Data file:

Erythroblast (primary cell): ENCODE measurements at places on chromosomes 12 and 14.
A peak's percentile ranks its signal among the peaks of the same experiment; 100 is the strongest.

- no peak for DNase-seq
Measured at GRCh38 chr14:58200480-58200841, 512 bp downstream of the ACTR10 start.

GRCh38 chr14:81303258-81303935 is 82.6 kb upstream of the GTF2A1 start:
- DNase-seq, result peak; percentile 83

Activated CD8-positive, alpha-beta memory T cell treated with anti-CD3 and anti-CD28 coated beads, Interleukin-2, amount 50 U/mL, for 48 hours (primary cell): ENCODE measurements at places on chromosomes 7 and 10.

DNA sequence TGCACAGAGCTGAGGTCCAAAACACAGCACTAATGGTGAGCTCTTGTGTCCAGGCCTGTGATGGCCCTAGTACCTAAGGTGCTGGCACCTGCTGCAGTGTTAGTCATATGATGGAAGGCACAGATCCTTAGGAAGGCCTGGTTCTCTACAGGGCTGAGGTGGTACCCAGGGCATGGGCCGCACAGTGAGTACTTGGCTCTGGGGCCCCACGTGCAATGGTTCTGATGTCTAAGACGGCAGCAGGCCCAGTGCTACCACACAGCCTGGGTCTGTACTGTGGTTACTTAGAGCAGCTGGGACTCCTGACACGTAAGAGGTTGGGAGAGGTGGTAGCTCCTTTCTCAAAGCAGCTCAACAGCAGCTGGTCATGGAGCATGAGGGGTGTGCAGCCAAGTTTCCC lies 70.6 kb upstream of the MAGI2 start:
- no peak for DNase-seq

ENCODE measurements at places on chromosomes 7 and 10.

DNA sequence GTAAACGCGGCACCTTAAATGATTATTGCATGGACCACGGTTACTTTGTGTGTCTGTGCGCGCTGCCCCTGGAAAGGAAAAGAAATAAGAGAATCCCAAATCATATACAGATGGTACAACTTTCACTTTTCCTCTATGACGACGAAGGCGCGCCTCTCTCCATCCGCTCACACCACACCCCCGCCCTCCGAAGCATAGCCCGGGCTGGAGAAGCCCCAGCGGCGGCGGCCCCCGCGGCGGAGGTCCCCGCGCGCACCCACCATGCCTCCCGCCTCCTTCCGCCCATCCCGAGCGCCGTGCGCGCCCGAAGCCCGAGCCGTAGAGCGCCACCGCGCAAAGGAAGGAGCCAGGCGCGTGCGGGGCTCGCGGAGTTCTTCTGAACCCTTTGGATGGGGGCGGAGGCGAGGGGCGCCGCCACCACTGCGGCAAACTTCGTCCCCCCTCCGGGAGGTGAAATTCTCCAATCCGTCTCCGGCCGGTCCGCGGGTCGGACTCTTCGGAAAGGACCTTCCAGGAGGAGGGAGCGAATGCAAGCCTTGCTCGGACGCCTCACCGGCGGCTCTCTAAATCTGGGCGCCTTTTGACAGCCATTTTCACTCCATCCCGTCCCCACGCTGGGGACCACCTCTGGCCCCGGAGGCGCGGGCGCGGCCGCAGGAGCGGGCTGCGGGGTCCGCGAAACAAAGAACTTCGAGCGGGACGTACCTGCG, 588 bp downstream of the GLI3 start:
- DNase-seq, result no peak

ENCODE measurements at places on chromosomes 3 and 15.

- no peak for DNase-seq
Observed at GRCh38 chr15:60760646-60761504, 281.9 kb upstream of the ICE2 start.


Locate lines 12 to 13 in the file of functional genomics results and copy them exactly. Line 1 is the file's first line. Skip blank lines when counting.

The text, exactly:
- DNase-seq, result no peak

ENCODE measurements at places on chromosomes 3 and 15.